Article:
It’s five o’clock on a Friday and a mixed crowd of locals and visitors are piling into the taproom at Service Brewing Co.
A food truck will appear on the curb outside soon and Savannah’s bluegrass kings, City Hotel, are warming up behind the clear glass door that separates the brewery from the taproom. People are gathering around long picnic tables in the middle of the beer hall and at the steel-plated bar. It’s a relaxed but energetic atmosphere. All indications are that business is good at Service these days.
On July 21, Service will celebrate its fourth anniversary with a special, free, all-day event featuring one of the most diverse musical bills and food truck match-ups in the city. DJ Jose Ray opens the day with a live set at noon with Chazito's Latin Cuisine food truck on the curbside. The Hypnotics, Savannah’s professional purveyors of early rock ’n’ roll, will play at 4:30 p.m. Then Big Bon Pizza will set up around 6 p.m., and CUSSES take the stage at 8:30 p.m.
CUSSES recently departed the city, but will return for this special show. They will be without founding guitarist Bryan Harder. Touring guitarist Chris Cook will join singer Angel Bond and drummer Brian Lackey. Cook recently joined the hard-rock trio, playing an opening spot for the Descendents in Atlanta.
“It’s neat how it came together,” co-owner and brewmaster Kevin Ryan said. “We’ve been dancing around The Hypnotics for a while. We’ve never had them in here for a show. I ran into Ira Miller at Whole Foods and found out we had a friend from growing up. We reached out to CUSSES and asked if they’d be interested in coming back.”
“This event is free,” co-owner and marketing director Meredith Sutton added. “The entire day is free. In the past, we’ve had to do things differently because we weren't allowed to sell beer [directly to customers].”
Service Brewing is working at capacity these days, filling local bar taps, grocery stores and its own taproom with a specialty selection of craft beers. They’ve hired a new brewer, extending their full-time staff to seven. Part of their success in recent years has been due to the shift in both state and local laws, which have allowed them to serve directly to customers and host a food truck on the curb.
“You look in here right now, it’s a great opportunity that wouldn’t be this way before the law changed,” Ryan said. “City Hotel playing every Friday night, a food truck out front. Not only the state laws, but the city laws with food trucks as well, creates that environment that everyone wants in a craft beer location: good food, great beer and music.”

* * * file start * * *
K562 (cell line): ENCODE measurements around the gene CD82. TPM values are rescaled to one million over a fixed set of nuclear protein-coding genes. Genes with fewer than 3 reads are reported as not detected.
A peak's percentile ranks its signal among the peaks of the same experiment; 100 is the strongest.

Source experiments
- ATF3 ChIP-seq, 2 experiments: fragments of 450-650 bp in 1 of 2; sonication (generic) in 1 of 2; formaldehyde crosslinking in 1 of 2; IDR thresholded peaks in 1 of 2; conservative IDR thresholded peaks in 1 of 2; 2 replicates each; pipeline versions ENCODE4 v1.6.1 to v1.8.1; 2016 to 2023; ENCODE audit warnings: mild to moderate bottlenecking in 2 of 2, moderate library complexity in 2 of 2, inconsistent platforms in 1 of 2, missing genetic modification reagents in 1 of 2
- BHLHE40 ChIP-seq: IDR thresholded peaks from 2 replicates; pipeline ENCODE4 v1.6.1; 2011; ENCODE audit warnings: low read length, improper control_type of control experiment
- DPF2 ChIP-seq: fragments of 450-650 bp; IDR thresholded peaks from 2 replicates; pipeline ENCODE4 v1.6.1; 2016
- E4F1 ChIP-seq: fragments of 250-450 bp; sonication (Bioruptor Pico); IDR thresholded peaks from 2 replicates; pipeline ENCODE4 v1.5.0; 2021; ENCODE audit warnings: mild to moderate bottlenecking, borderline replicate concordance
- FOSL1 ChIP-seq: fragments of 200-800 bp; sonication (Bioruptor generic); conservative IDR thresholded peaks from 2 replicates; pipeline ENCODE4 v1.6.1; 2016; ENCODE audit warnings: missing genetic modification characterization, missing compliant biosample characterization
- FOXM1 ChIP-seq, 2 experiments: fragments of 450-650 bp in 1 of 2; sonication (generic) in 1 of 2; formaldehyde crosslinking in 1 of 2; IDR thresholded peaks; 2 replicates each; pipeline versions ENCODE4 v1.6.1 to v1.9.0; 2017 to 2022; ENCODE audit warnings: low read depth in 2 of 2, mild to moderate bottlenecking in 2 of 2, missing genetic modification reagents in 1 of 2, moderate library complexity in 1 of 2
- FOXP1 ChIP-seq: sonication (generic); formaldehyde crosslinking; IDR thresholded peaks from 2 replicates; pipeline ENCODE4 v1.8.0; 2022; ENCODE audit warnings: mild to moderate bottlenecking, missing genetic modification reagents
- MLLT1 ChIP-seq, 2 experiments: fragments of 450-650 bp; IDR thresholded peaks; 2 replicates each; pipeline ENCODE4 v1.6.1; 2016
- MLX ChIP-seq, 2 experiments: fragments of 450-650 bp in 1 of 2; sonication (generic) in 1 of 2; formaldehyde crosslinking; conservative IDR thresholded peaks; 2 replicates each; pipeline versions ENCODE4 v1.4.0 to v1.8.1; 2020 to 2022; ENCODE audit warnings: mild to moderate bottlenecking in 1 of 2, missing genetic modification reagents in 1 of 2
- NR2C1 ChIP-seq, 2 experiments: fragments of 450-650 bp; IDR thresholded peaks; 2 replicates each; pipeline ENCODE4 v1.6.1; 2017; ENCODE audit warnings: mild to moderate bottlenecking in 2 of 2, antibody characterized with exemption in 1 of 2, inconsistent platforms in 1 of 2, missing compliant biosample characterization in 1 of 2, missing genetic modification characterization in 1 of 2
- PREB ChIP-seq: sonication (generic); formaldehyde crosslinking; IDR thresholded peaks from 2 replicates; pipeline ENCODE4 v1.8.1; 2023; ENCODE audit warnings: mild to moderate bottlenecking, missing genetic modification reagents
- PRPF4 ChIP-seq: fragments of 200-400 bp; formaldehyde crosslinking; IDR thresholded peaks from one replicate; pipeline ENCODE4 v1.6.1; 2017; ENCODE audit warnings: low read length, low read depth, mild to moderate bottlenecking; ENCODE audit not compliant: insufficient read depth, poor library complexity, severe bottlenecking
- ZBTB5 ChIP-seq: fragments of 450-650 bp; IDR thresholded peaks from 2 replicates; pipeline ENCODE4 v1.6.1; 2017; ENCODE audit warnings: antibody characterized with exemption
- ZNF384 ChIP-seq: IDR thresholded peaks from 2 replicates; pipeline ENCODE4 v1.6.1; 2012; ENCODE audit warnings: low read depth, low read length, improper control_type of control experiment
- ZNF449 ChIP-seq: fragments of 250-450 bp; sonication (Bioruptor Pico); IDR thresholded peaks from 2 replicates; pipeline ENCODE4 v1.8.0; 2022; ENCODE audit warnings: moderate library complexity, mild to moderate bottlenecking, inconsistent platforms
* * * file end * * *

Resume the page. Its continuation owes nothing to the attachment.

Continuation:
Ryan and Sutton, partners in life and business, opened Service at an advantageous time in the market. There were only three other breweries in town. Moon River, whose product is mostly isolated to their restaurant, Coastal Empire and then-new Southbound. By comparison, Charleston has over 20 breweries.
With the changes in the law and enough customers to go around, all the breweries in Savannah have experienced growth in the last year. It seems a beer bubble has yet to form in the Hostess City.
“We’re getting busier,” Sutton said. “We heard someone say that once you get through the first two years, it’s so much easier. I think it’s harder. Because we have more equipment and the ability to do things. We can produce more beers, but it also requires more work in all these other areas.”
“The most important part of a taproom is making a connection with the brewery,” Ryan said. “So, people can go drink our beer somewhere, but they don’t get to know us. They come to the taproom, they get to know us, they get to hear the stories. They take that connection with them. Next time, they don’t have to choose from a 100 different brews on a shelf. They say, 'Yeah, Service Brewing, I like those guys.’ They buy the beer because they like us.”
Service began after Sutton purchased a home brewing kit for Ryan as a Valentine's Day gift. Ryan taught himself how to brew and his passion turned into the couple’s joint business venture. Sutton, a graduate of Savannah College of Art and Design, handles the marketing and planning side of things, and designed the taproom herself to honor her partner’s service.
Ryan is a United States Army veteran. He served overseas in Iraq and retired as a captain. Service was founded with a focus on service members. Over half of their staff are veterans. Their beer names are often inspired by military terms, such as The Ground Pounder, Rally Point, etc.
In conjunction with the service-minded aspect of their brand, the couple has always made a point to give back. Over the last four years, they’ve raised thousands of dollars for charities close to their hearts. They worked to help build tiny homes for homeless veterans by hosting a number of events, raising over $30,000. Their fourth anniversary party will also have a charitable aspect. A portion of proceeds will go to North Carolina’s The Warrior Ride.
“Their mission is to make handicap-accessible bikes for veterans so they can get out and have a fresh start,” Ryan said. “There are far too many soldiers committing suicide.”
To mark their anniversary, they’ve brewed up a special Imperial Milkshake IPA. With touches of passion fruit, Madagascar vanilla bean, lactose and Savannah Bee Co. wildflower honey, dry-hopped with Citra and Hallertau Blanc hops, it’s a sweet summer drink. Be careful though — it’s 10 percent ABV.